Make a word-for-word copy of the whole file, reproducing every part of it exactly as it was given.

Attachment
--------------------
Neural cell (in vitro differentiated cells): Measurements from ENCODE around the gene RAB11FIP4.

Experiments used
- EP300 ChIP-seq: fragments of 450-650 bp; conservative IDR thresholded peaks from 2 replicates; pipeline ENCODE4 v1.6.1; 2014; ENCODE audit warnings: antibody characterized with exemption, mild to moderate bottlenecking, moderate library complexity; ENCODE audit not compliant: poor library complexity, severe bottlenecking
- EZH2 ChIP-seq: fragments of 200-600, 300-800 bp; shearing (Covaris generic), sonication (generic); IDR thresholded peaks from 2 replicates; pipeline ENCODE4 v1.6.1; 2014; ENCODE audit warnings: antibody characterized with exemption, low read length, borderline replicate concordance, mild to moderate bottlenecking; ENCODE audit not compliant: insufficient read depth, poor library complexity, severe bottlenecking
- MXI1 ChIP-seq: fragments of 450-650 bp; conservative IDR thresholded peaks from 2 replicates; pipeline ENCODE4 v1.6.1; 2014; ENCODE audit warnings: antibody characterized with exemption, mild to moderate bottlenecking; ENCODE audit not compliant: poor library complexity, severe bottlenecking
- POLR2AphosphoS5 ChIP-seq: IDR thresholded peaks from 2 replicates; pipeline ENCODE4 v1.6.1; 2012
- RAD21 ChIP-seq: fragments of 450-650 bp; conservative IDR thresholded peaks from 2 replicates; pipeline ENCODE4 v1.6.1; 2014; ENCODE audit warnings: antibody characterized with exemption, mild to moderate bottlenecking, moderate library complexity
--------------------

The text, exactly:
Neural cell (in vitro differentiated cells): Measurements from ENCODE around the gene RAB11FIP4.

Experiments used
- EP300 ChIP-seq: fragments of 450-650 bp; conservative IDR thresholded peaks from 2 replicates; pipeline ENCODE4 v1.6.1; 2014; ENCODE audit warnings: antibody characterized with exemption, mild to moderate bottlenecking, moderate library complexity; ENCODE audit not compliant: poor library complexity, severe bottlenecking
- EZH2 ChIP-seq: fragments of 200-600, 300-800 bp; shearing (Covaris generic), sonication (generic); IDR thresholded peaks from 2 replicates; pipeline ENCODE4 v1.6.1; 2014; ENCODE audit warnings: antibody characterized with exemption, low read length, borderline replicate concordance, mild to moderate bottlenecking; ENCODE audit not compliant: insufficient read depth, poor library complexity, severe bottlenecking
- MXI1 ChIP-seq: fragments of 450-650 bp; conservative IDR thresholded peaks from 2 replicates; pipeline ENCODE4 v1.6.1; 2014; ENCODE audit warnings: antibody characterized with exemption, mild to moderate bottlenecking; ENCODE audit not compliant: poor library complexity, severe bottlenecking
- POLR2AphosphoS5 ChIP-seq: IDR thresholded peaks from 2 replicates; pipeline ENCODE4 v1.6.1; 2012
- RAD21 ChIP-seq: fragments of 450-650 bp; conservative IDR thresholded peaks from 2 replicates; pipeline ENCODE4 v1.6.1; 2014; ENCODE audit warnings: antibody characterized with exemption, mild to moderate bottlenecking, moderate library complexity